Presentation on theme: "4/25/2014 LUMC – We’re Working On It Learning to grow vital congregations through effective small groups, vital personal faith in lay leaders, a mixture."— Presentation transcript:
4/25/2014 LUMC – We’re Working On It Learning to grow vital congregations through effective small groups, vital personal faith in lay leaders, a mixture of traditional and contemporary worship styles, and the presence of the Holy Spirit. By: Alethea Billigslea, Arlin Hodges, Alan Coleman, Daniel Morgan, Bev Hombroek, Steve Ketcham and Tera Ertz. Special assistance from Hattie Jackson
Introduction We have been studying these last month the new direction of the United Methodist Church to redirect the resources of the church toward creating more vital congregations. The literature on the subject is vast, and makes for interesting reading. The statistics in the Towers Watson report and the Vital Congregations database are enticing. However, as we seek to grow God’s kingdom, we must be mindful of what powers this vitality. Before we look at some of the Key Drivers of Vitality, we’ll examine what enlivens our efforts to grow vital congregations. We’ll look at the conflict that rises in our minds between intentionality and accountability, and the answer in Scripture for balancing the two. In previous years, the UMC has focused its efforts on intentionality. As I understand it, this approach to vitality was best summed up by Paul’s admonition to the Ephesians in chapter 2:8-9 “ 8 For by grace you have been saved through faith. And this is not your own doing; it is the gift of God, 9 not a result of works, so that no one may boast.” The church focused on catchphrases like “walking by faith,” “Open hearts, open minds, open doors,” and teaching the word intentionality. This focus on intentionality, or faith, left us with membership numbers continuing to decline and struggling churches.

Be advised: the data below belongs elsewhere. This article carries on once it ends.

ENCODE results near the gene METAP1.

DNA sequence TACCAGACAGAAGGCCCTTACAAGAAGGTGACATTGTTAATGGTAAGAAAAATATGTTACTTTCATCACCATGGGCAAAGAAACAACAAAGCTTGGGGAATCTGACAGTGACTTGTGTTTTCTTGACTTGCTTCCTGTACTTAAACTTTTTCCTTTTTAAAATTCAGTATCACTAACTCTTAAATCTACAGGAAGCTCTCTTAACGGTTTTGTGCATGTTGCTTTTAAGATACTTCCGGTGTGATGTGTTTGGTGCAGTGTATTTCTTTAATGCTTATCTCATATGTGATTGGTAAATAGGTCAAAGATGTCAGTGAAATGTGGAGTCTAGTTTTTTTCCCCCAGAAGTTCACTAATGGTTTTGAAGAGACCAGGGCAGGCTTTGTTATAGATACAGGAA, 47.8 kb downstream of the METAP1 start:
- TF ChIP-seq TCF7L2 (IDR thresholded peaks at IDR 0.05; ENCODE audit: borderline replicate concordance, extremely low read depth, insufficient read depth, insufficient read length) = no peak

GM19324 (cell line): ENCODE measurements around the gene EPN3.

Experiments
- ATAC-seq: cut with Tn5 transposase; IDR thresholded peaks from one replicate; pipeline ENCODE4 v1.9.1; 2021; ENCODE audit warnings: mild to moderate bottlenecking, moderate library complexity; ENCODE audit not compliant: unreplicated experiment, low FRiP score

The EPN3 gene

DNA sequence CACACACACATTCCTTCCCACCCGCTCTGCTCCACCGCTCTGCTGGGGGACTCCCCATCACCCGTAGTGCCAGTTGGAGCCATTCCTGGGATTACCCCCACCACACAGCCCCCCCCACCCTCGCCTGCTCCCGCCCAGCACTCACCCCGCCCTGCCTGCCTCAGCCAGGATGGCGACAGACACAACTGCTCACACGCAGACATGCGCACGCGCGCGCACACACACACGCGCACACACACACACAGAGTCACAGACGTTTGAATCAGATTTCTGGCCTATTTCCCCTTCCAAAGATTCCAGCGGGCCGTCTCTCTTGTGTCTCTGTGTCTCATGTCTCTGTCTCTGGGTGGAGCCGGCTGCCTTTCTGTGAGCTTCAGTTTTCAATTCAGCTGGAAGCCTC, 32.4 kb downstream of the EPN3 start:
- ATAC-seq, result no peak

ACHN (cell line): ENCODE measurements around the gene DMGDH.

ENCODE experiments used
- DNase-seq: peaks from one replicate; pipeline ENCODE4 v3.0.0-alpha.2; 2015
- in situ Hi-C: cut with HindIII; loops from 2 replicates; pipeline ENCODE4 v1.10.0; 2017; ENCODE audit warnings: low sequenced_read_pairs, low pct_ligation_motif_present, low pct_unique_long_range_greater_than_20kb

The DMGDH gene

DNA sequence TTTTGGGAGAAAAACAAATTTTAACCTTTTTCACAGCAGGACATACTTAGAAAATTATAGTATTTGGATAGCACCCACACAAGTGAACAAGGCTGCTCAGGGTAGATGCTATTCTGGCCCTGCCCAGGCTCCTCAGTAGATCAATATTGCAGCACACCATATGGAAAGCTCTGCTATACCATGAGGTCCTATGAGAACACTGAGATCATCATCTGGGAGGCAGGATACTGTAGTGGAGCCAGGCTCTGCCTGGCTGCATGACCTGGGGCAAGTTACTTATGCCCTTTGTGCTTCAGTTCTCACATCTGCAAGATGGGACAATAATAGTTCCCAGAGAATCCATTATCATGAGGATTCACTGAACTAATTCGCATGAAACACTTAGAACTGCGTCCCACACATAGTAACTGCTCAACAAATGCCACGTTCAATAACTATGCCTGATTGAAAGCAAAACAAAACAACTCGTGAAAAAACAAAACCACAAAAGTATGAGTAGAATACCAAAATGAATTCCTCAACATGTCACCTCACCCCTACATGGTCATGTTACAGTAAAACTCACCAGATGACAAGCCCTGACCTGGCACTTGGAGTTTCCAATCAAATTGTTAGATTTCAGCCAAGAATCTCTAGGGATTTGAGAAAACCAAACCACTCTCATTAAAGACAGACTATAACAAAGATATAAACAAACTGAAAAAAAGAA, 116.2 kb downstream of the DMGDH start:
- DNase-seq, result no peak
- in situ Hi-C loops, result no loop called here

Introduction continued The Call to Action Steering Team and the Towers Watson reports helped us develop a new focus on accountability. The current literature teaches us to measure numbers and build accountability for clergy and leadership to help grow those numbers. This approach is best summed up by James’ admonition in chapter 2:14-17 “What good is it, my brothers, if someone says he has faith but does not have works? Can that faith save him? If a brother or sister is poorly clothed and lacking in daily food, and one of you says to them, “Go in peace, be warmed and filled,” without giving them the things needed for the body, what good [b] is that? So also faith by itself, if it does not have works, is dead.”b The tension between these two factors: faith and works, is present throughout the New Testament. It is inherent in our nature to desire either accountability or intentionality, Faith Or Works. In examining the results of polls in the GBOD workshops for Developing Your Ministry Plan, this tension is once again swinging the church away from teaching faith toward a focus only on works.
Introduction Continued Scripture teaches that there is another way. Wesley summed up the Scriptural answer to human forces that are in seeming conflict with the idea expressed today as not “either or” but “both and.” We must have both faith and works if we are to succeed in growing vital congregations. Christ promised us that if we seek the Holy Spirit, He will show us how to balance the two. Today we will explore the need for a variety of small groups, we will investigate the need for deep personal faith in our lay leaders, and we will discover the need for diversity in our styles of worship. As we examine these areas, the other key drivers and vital congregation statistics, let us seek the balance of God in our work.